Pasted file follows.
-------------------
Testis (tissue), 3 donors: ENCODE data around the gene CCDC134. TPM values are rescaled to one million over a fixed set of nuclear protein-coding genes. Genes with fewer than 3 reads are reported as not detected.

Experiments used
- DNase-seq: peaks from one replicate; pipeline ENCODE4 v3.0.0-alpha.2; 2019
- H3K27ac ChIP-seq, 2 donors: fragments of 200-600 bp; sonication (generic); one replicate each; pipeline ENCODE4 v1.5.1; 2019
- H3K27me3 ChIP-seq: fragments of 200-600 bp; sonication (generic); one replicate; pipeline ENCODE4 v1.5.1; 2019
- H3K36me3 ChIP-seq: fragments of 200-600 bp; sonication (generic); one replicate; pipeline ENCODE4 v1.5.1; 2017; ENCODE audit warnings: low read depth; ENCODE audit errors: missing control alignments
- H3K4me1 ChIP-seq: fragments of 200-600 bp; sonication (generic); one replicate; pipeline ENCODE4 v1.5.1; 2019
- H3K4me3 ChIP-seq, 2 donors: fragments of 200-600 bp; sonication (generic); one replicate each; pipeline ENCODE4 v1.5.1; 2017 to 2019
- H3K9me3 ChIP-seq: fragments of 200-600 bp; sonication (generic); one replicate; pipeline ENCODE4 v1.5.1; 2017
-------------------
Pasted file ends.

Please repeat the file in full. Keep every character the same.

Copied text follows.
Testis (tissue), 3 donors: ENCODE data around the gene CCDC134. TPM values are rescaled to one million over a fixed set of nuclear protein-coding genes. Genes with fewer than 3 reads are reported as not detected.

Experiments used
- DNase-seq: peaks from one replicate; pipeline ENCODE4 v3.0.0-alpha.2; 2019
- H3K27ac ChIP-seq, 2 donors: fragments of 200-600 bp; sonication (generic); one replicate each; pipeline ENCODE4 v1.5.1; 2019
- H3K27me3 ChIP-seq: fragments of 200-600 bp; sonication (generic); one replicate; pipeline ENCODE4 v1.5.1; 2019
- H3K36me3 ChIP-seq: fragments of 200-600 bp; sonication (generic); one replicate; pipeline ENCODE4 v1.5.1; 2017; ENCODE audit warnings: low read depth; ENCODE audit errors: missing control alignments
- H3K4me1 ChIP-seq: fragments of 200-600 bp; sonication (generic); one replicate; pipeline ENCODE4 v1.5.1; 2019
- H3K4me3 ChIP-seq, 2 donors: fragments of 200-600 bp; sonication (generic); one replicate each; pipeline ENCODE4 v1.5.1; 2017 to 2019
- H3K9me3 ChIP-seq: fragments of 200-600 bp; sonication (generic); one replicate; pipeline ENCODE4 v1.5.1; 2017